A-Z

Interview 07

Age at interview: 60
Brief Outline: Was diagnosed with Guillain-Barre Syndrome, a rare disorder of the peripheral nerves, those outside the brain and spinal chord. Was in intensive care for 7 months and on a ward for 1 month. Was preparing to have rehabilitation at time of interview.
Background: Occupation: self-employed, own company. Marital status: married. Number of children: 2. Ethnic background: White British.

More about me...

 

He has had to learn to be patient but will be living life as normal once he is better.

He has had to learn to be patient but will be living life as normal once he is better.

SHOW TEXT VERSION
PRINT TRANSCRIPT
Patient' In the end it did change my outlook. I did go, didn't have much choice really but I mean my patience was a lot, lot more. It's still good now at the moment but I don't think I'll stay like it, for a little while. As soon as I can walk about again I think my impatience will come back again 'cause that's what I am naturally. I hope anyway 'cause I wanna get back to as I was.  

Wife' I don't think it's really changed my outlook on life at all. I think that I'm really looking forward to just being back how we were and I don't think it'll take long to forget. 

Patient' I agree, I agree. 

Wife' I really don't.  

Patient' Yeah, no I agree on that, it's not actually anything we've discussed before is it?  

Wife' No. But it's only been two weeks and already it's - 

Patient' I don't sit here thinking about Intensive Care. I noticed for the first few days, talking to the carers, I might have talked about, "Oh when I was in Intensive Care, when I was doing this and when I was doing that and this, this, this, this." And now I hardly mention it, it doesn't, it's a thing of the past already. Not for any bad reasons 'cause they were fantastic but we had, we've got a good life and...

Wife' And we just want it back [laughs]. 

Patient' We just want it again [laughs]. And we had a terrific life but things were gonna change and I was gonna retire at sixty and not do so much work, which is one thing I do enjoy doing but...  

Wife' You'll never give up completely.  

Patient' Oh I'll never give it up no, but I was gonna retire and do a lot more time off. So we've got that to look forward to, say from this October onwards, and do things. But it hasn't, [sighs] it has changed our life a little, well only from the fact that it's messed up our life really hasn't it? For the week, the year, nigh on the year now so. 

Wife' I'm just looking forward to getting our life back and that's... 

Patient' Yeah well we'll always look forward, don't look back, look forward and don't worry about what's happened back there, what is coming...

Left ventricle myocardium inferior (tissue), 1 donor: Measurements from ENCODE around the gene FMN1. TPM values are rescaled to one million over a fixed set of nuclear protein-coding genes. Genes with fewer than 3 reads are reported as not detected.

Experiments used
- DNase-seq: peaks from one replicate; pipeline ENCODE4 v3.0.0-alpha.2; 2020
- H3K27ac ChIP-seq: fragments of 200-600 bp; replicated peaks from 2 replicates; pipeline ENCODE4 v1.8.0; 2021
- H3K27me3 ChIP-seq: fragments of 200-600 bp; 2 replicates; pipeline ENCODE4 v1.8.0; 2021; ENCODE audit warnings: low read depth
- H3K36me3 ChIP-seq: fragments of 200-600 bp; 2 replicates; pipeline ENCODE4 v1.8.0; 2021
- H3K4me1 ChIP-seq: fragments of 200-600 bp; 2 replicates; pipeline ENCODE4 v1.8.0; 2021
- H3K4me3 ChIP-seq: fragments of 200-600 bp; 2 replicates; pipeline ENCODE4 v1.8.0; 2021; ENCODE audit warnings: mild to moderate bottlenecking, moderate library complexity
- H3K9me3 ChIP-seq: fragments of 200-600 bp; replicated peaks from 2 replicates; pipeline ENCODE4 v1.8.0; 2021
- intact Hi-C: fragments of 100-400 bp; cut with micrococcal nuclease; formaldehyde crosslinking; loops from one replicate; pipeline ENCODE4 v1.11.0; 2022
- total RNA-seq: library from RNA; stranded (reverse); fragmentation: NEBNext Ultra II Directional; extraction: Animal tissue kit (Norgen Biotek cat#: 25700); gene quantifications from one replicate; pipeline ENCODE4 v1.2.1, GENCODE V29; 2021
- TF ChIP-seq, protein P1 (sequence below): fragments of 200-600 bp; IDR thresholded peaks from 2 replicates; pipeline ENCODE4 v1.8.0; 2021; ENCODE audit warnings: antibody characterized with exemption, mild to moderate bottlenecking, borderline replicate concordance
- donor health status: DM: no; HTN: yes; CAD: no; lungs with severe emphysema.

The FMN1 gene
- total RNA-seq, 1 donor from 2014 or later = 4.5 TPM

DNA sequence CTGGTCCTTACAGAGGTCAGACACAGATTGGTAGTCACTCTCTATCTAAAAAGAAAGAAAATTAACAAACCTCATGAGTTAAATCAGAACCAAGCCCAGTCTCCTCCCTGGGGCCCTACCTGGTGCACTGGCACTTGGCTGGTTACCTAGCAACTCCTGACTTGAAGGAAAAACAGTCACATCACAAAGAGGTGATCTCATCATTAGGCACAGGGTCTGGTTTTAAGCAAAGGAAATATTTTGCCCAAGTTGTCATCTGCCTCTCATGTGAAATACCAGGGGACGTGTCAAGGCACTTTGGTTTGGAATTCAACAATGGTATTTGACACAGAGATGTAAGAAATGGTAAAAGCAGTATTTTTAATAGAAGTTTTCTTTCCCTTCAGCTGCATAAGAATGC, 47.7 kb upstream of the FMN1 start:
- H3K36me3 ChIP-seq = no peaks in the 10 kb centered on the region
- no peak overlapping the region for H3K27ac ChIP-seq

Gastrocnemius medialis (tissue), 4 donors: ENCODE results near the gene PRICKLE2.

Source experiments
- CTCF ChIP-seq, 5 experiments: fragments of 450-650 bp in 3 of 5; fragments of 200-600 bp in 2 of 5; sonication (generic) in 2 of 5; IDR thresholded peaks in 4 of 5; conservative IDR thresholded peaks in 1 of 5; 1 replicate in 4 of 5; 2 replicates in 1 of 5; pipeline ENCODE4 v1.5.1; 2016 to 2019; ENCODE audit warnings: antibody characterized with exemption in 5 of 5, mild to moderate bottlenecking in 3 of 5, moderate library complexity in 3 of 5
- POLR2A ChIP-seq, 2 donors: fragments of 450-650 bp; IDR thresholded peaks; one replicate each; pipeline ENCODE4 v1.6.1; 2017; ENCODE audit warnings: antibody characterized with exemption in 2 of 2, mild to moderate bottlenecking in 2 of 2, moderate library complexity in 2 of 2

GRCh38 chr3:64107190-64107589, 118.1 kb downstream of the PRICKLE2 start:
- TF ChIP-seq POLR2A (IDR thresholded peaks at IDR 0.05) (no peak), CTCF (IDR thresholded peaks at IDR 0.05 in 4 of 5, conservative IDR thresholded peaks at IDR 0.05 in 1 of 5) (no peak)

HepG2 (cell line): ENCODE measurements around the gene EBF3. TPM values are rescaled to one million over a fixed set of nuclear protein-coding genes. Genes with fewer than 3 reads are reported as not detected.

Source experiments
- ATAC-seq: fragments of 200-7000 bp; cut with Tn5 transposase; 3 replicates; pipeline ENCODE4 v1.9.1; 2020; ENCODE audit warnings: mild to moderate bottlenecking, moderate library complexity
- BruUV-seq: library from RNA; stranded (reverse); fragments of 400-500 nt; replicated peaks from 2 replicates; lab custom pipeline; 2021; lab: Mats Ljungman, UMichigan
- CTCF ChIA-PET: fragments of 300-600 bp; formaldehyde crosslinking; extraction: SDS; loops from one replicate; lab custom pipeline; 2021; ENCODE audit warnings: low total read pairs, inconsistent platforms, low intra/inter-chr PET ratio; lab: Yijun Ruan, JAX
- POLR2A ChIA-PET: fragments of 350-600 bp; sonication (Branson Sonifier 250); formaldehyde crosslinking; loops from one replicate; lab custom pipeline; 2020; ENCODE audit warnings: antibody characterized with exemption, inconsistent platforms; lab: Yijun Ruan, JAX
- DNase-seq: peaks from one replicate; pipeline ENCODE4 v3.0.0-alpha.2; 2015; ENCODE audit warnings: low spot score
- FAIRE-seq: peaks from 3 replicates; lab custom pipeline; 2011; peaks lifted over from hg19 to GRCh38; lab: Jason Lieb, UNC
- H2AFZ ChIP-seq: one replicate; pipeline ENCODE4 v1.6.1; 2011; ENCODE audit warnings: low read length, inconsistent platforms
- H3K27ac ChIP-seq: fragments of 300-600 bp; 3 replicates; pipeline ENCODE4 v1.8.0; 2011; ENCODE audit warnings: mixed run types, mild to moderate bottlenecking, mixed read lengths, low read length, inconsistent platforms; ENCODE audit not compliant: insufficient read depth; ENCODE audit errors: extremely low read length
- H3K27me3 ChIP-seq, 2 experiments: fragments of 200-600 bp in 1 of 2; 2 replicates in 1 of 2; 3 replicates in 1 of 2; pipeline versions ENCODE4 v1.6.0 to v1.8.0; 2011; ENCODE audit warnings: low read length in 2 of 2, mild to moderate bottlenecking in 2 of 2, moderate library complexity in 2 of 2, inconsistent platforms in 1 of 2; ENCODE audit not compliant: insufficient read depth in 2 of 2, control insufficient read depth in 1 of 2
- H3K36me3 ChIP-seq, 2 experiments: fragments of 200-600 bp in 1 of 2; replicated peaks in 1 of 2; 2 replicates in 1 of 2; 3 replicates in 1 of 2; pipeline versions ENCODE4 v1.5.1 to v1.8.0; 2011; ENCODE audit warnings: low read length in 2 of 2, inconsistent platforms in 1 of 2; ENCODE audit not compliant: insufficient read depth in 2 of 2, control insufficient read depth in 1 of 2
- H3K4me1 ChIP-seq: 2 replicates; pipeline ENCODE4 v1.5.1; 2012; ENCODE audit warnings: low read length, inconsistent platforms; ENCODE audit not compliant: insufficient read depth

Wife' What's coming is important. 
 
 

He aimed to breathe without equipment and to move to a general ward by certain dates.

He aimed to breathe without equipment and to move to a general ward by certain dates.

SHOW TEXT VERSION
PRINT TRANSCRIPT
Patient' All the time I was in there really, I had to have aims. I aimed to get off the ventilator by [my wife's] birthday, October the thirty-first, and I did it a couple of days beforehand. I then aimed to be off, have the tracheostomy out by then, end of January, which I did, by a couple of days again. So all the time I was in there I had to have some sort of aim to go for and even when we first went to the B20 Ward where I had the relapse, the doctor had to be convinced that I was ready to go down there to B20 and I put on a good show and he was convinced I was prepared to go, ready to go down there 'cause I wanted to advance. I didn't wanna sit, lay there in bed all day long. But that proved wrong and that moved, it did prove I wasn't ready to go, nowhere near ready to go. That was a real mistake. But all the time I'd set myself goals and, in nearly all of them, I did meet.  

So that kept me going as far as eight months. Nine months ago if you'd said me, "You're gonna spend eight months in hospital [participant's name], in the same bed, in the same ward", I would have said, "You know, I don't do that. I don't do sitting around. I'm a busy, busy person." Anybody who knows me knows I don't sit still, I'm always doing something, I'm always on the go, thinking of something do you know?

Wife' Projects.  

Patient' Got a garden like this, you know, it don't just, you know we do it ourselves. And work, I'd eased off a little bit with work. I was sort of semi-retired as it were but, anybody will tell you, "No, [participant's name] won't sit still for eight months". But I'm afraid [participant's name] did. 
 
 

He recalled how nurses joked with him yet were quiet and gentle with people who needed a...